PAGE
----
Is an ethics centered around one's behavior to an Other located in language (rather than an Other who is another person) a dehumanized and/or alienated ethics, no matter how socially constructed that language may be?

I mean, I suspect it is, but I might be wrong.


  1. Ron said...

    Maybe, but two things first: most "person to person" interaction is at least partially mediated by oral language too; and I am wary of the baggage contained within the words "dehumanized" and "alienated". If humans are largely distinguished as the animals who use language, what does it even mean to call language-mediated interaction "dehumanizing"?  

  2. Chris said...

    I was unclear! Maybe. That may not matter. Because you're helping me get at my point: That, by focusing on the Other of language rather than the Other of, well, others, you move away from "person to person" interaction and towards "person to language" interaction. And I of all people have nothing against "person to language" interaction! But to suggest that this is an "ethical" move troubles me (though I might be wrong to be troubled).

    Or, at what point does "language-mediated interaction" become "language interaction"? I guess, when it stops coming between one person and another.  

  3. Surjective said...

    Treat the infinitive with care, and all is to certainly be well.

    What I've always loved about ethics is that they exist in social structures. Legal ethics are vastly different from hackers ethics, and often at odds. A good guide always reminds the uninitiated about campground ethics.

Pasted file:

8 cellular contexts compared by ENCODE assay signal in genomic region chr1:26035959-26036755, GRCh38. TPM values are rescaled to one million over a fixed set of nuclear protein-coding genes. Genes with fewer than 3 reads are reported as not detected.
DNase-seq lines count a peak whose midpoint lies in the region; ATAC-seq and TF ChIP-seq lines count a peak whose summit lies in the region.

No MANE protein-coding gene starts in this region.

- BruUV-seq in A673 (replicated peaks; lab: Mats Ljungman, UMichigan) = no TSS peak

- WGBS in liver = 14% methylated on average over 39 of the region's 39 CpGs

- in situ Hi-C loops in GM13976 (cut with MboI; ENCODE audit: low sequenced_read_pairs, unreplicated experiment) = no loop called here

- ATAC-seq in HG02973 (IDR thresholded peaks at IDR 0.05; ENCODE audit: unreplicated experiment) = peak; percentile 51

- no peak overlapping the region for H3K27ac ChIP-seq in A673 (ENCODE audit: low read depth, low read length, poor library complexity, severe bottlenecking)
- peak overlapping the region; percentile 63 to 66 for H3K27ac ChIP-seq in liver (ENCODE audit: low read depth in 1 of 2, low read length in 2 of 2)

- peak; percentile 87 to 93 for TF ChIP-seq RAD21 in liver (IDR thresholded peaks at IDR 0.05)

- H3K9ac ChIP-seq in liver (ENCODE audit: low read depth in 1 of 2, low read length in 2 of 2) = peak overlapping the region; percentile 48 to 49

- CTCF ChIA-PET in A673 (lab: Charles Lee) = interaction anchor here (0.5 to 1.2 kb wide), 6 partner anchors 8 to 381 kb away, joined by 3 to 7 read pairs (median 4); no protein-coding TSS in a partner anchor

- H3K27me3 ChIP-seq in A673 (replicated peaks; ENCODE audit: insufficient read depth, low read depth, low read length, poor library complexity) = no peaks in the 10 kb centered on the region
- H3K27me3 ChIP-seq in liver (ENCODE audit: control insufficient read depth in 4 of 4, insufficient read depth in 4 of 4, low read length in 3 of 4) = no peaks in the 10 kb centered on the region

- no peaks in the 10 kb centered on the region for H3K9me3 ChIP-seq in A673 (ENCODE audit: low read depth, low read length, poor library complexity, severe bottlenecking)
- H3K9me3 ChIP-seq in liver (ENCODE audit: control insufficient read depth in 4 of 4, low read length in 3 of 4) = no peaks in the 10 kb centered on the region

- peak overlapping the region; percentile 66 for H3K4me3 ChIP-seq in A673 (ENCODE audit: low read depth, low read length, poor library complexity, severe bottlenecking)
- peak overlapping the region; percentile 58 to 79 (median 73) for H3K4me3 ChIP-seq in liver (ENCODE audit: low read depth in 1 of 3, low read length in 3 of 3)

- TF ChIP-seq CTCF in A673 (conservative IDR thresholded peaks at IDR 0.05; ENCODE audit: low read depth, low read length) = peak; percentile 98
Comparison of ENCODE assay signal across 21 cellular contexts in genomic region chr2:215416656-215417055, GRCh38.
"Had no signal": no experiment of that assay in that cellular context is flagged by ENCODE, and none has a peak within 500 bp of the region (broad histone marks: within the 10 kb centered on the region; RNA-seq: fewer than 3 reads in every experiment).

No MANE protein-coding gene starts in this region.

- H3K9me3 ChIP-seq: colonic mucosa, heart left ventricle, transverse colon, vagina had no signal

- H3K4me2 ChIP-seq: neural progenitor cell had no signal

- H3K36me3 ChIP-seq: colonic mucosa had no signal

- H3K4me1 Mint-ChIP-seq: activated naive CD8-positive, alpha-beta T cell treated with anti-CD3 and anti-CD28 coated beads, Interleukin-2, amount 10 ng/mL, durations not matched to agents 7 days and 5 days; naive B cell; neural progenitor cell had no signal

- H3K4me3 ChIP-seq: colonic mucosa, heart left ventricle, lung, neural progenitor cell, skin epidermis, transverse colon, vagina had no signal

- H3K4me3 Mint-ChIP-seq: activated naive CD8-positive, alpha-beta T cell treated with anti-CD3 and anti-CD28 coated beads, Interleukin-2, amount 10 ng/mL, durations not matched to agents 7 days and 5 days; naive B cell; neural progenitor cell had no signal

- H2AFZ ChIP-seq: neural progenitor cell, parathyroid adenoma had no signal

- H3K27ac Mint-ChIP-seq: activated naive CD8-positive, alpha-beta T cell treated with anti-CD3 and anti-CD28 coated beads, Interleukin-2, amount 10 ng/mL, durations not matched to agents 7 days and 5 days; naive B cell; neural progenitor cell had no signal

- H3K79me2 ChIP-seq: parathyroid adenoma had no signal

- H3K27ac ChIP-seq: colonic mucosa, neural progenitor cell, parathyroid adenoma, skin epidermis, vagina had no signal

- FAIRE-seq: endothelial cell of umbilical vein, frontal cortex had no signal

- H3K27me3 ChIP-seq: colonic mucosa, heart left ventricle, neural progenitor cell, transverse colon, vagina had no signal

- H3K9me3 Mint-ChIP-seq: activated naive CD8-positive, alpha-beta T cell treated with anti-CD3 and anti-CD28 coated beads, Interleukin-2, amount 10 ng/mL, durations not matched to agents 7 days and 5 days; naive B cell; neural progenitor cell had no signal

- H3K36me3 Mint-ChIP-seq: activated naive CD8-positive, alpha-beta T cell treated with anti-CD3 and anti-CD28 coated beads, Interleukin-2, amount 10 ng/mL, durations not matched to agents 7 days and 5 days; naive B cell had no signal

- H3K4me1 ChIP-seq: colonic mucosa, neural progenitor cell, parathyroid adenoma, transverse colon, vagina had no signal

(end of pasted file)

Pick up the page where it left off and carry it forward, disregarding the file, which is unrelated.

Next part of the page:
You needn't worry about whether an ethics centered in language is dehumanized, because it only exists there. We all (I hope) subscribe to more than one ethics.  

  4. Ron said...

    So the distinction you're making is between language as an Other rather than some other person as an Other? Sorry if I am being dense (or betraying my sad lack of education in philosophy).

    Also, from my limited p.o.v., the phrase "language as an other" reminds me of the computer industry catchphrase "software as a service." (Sigh.)  

  5. Surjective said...

    That was my initial take of it. Poetic ethics. A haiku makes only one reference to a season of the year because it's rude to point with two fingers. Brevity is much admired.

    I also thought about languages that do not exist on paper. They all shared some performance aspect -- ASL, orchestral music, dance. I have so much difficulty separating the language from the speaker that I'm certain this is not Chris' aim.

    When I go back to writable languages I am again back at my initial thoughts. At least for the examples I can come up with, I can reframe any ethics as deference for the reader.  


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